We are at that time of the year when Superhype of the Super Bowl forms over the communications media.
More than a professional sports event, it is viewed by large corporations as an occasion to peddle their influence. Celebrities, politicians and promoters adorn the glistening, well-lubricated pre-game parties underwritten by companies. Television advertising goes for more than $150,000 per minute. Scalping and bootlegging tickets has become a sub-economy of sorts. All in all, big bucks are involved.
But, in the future plans of Pete Rozelle and the National Football League planners, only the surface has been scratched. Having succeeded in fairly filling their stadiums, the NFL entrepreneurs are looking hungrily at the tens of millions of fans who are watching their games without directly paying to the NFL. The billions of dollars that fans pay indirectly in transferred advertising costs go the advertisers, not to the football team owners.
Presently, the NFL receives about $4 million for television rights to the Super Bowl. Let’s say that 70 million people actually watch the game (the often-cited 100 million figure is simply puffery). That comes down to about 6 cents per viewer, which goes to the NFL. Rozelle and company know that millions of fans will pay far more than 6 cents to see the Super Bowl, or any other NFL game for that matter.
The challenge, for the NFL, then, is to figure out how to charge these fans $3 or more for the game. Why, even if half of the usual television audience, confronted with pay TV or not seeing the game, were willing to pay the fare, the bonanza would jack the profits and value of an NFL franchise sky high. Instead of $4 million in television rights to the Super Bowl, there would be a gross of $105 million from that game alone.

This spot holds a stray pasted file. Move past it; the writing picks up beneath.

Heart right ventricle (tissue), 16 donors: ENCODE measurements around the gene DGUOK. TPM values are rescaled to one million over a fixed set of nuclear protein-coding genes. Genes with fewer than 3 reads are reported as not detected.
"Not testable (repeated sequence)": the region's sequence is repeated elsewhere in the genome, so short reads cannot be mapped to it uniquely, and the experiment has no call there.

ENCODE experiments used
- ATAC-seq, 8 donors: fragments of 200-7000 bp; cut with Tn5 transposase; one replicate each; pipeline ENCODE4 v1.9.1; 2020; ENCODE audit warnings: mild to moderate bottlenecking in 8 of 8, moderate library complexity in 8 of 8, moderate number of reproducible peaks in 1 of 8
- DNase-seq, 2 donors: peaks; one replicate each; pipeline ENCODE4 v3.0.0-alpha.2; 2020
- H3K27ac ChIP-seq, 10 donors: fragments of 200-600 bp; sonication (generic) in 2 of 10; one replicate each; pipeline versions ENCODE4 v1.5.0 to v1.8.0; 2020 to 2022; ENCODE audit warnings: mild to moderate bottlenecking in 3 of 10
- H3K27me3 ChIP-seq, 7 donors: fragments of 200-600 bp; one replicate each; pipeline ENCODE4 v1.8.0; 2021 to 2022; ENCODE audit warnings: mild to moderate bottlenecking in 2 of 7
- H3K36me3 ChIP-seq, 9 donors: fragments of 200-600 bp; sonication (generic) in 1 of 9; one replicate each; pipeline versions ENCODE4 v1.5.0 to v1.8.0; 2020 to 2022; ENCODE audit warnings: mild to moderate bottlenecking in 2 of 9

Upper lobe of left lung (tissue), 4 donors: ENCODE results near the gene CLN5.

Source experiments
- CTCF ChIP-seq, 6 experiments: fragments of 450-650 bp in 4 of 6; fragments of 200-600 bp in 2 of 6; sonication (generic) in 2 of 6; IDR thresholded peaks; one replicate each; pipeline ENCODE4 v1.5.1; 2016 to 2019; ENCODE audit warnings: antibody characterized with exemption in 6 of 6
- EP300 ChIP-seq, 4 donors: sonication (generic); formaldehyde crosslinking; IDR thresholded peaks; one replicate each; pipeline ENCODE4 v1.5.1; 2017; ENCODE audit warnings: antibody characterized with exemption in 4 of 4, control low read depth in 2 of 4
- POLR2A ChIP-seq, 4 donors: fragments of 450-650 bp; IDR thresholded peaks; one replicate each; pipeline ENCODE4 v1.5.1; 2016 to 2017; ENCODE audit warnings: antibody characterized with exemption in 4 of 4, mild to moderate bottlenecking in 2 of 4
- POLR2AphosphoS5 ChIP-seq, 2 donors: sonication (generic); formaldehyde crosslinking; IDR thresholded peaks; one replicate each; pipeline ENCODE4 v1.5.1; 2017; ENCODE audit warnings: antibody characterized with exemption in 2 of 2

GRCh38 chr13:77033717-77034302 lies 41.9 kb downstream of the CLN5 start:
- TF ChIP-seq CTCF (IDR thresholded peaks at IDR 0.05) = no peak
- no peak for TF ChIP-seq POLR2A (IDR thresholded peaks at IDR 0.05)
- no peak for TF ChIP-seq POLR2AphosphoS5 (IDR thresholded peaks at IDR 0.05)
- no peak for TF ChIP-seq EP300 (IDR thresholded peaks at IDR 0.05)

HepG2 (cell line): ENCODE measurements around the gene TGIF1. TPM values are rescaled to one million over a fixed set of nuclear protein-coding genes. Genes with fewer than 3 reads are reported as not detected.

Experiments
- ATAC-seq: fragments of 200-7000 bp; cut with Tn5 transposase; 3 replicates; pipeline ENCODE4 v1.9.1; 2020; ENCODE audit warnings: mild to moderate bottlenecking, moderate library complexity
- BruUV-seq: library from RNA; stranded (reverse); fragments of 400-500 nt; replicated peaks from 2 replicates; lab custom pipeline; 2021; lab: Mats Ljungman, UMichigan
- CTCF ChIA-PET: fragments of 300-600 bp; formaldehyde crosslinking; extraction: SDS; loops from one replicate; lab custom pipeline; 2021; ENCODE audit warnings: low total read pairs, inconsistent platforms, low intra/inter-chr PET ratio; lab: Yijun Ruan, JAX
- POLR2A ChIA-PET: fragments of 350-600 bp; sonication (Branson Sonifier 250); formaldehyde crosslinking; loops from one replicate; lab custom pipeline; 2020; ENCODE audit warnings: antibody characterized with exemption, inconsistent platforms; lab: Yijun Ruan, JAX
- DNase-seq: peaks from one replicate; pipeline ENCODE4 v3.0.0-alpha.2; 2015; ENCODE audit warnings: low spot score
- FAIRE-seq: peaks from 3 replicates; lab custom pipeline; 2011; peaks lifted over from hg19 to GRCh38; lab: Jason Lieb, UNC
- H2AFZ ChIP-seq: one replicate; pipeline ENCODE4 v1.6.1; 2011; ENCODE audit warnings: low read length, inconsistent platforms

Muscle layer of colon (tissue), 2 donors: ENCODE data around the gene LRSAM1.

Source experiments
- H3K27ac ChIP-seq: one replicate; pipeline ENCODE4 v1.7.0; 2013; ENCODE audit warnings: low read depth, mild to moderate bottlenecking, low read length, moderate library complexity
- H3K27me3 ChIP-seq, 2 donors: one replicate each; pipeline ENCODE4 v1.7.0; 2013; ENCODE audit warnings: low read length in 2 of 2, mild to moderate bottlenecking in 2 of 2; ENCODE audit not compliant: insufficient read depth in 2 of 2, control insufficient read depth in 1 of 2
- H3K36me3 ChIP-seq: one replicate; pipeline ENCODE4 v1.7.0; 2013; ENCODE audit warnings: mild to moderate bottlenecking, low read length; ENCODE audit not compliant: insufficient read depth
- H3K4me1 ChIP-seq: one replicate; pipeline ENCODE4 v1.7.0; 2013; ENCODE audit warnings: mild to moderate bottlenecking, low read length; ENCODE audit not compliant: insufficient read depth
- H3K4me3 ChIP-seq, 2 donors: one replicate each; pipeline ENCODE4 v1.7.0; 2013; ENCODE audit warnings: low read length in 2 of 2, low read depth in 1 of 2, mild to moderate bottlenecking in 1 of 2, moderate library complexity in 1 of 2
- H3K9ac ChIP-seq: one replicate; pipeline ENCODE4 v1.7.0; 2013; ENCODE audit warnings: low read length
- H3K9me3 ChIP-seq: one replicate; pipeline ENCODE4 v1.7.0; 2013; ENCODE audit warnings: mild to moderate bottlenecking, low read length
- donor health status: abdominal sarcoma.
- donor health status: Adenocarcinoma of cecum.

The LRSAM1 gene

As cable and other pay TV systems become more widely available and as large-screen closed circuit systems reach thousands of bars, restaurants and clubs, the opportunity to charge each viewer becomes more realistic. And just think, no commerials, at least in the beginning. The 1980s will present such a time for decision to the NFL owners.
The advertisers will not like being shut out of such an immense audience. They want to maximize their sales of deodorants, cars and shaving equipment. But, the NFL wants to maximize its revenues, too.
What of the fan’s viewpoint? At first blush, fans would be outraged at being charged for seeing the games from their living rooms or local taverns. But are they really paying less than what they are paying indirectly for millions in advertisements that are cranked into the price of the goods they buy in the stores down the street?
The answer to such a question would depend on the amount fans are charged to see the games, and other factors. For example, suppose some fans don’t buy the products that are so expensively advertised. Are they still paying indirectly for these ads, or perhaps paying in even more circuitous ways devised by corporate or conglomerate pricing formulas?
On the other side, the argument can be made that only people who want to look at the game should pay. And what advertising cost transfers do is to spread the costs to all consumers, non-fans and fans alike. The dilemma may be resolved in a way to delight both the NFL and the advertisers.
After weaning the fans to pay TV by giving them no alternative and by saying that at least they won’t have to bother with the ads, the NFL planners may change the rules and get the best of all possible worlds–pay TV with ads.
All this should be enough to get some fans thinking instead of just watching. In the process they may learn about television–who writes the rules and who raises the ante. Keeping their sense of humor for perspective, fans should assert some old-fashioned consumer rights to protect their choices and their dollars.
Those fans interested enough to send a self-addressed, stamped, large envelope to P.O. Box 19312, Washington, D.C. 20036, will receive a copy of the fan’s Bill of Rights.